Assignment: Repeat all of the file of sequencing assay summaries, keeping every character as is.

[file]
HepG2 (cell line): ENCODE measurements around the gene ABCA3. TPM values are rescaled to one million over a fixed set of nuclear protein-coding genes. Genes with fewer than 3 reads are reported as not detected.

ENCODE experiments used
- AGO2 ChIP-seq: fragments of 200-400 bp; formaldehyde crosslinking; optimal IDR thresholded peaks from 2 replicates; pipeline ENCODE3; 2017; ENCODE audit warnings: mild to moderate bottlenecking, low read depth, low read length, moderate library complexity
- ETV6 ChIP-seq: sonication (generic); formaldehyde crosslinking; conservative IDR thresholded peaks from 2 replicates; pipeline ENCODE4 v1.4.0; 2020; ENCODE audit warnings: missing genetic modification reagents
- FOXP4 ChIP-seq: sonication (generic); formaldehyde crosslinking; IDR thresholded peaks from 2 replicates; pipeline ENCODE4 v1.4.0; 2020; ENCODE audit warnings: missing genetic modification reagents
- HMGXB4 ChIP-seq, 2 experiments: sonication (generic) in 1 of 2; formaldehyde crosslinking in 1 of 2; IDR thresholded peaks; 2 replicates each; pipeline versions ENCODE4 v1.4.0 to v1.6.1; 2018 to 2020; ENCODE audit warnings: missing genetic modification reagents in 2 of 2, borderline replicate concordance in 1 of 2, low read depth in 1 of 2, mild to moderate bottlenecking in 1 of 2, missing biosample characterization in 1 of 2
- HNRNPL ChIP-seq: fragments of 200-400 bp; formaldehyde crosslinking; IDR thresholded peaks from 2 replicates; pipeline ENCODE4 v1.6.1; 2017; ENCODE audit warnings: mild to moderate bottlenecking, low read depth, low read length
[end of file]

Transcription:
HepG2 (cell line): ENCODE measurements around the gene ABCA3. TPM values are rescaled to one million over a fixed set of nuclear protein-coding genes. Genes with fewer than 3 reads are reported as not detected.

ENCODE experiments used
- AGO2 ChIP-seq: fragments of 200-400 bp; formaldehyde crosslinking; optimal IDR thresholded peaks from 2 replicates; pipeline ENCODE3; 2017; ENCODE audit warnings: mild to moderate bottlenecking, low read depth, low read length, moderate library complexity
- ETV6 ChIP-seq: sonication (generic); formaldehyde crosslinking; conservative IDR thresholded peaks from 2 replicates; pipeline ENCODE4 v1.4.0; 2020; ENCODE audit warnings: missing genetic modification reagents
- FOXP4 ChIP-seq: sonication (generic); formaldehyde crosslinking; IDR thresholded peaks from 2 replicates; pipeline ENCODE4 v1.4.0; 2020; ENCODE audit warnings: missing genetic modification reagents
- HMGXB4 ChIP-seq, 2 experiments: sonication (generic) in 1 of 2; formaldehyde crosslinking in 1 of 2; IDR thresholded peaks; 2 replicates each; pipeline versions ENCODE4 v1.4.0 to v1.6.1; 2018 to 2020; ENCODE audit warnings: missing genetic modification reagents in 2 of 2, borderline replicate concordance in 1 of 2, low read depth in 1 of 2, mild to moderate bottlenecking in 1 of 2, missing biosample characterization in 1 of 2
- HNRNPL ChIP-seq: fragments of 200-400 bp; formaldehyde crosslinking; IDR thresholded peaks from 2 replicates; pipeline ENCODE4 v1.6.1; 2017; ENCODE audit warnings: mild to moderate bottlenecking, low read depth, low read length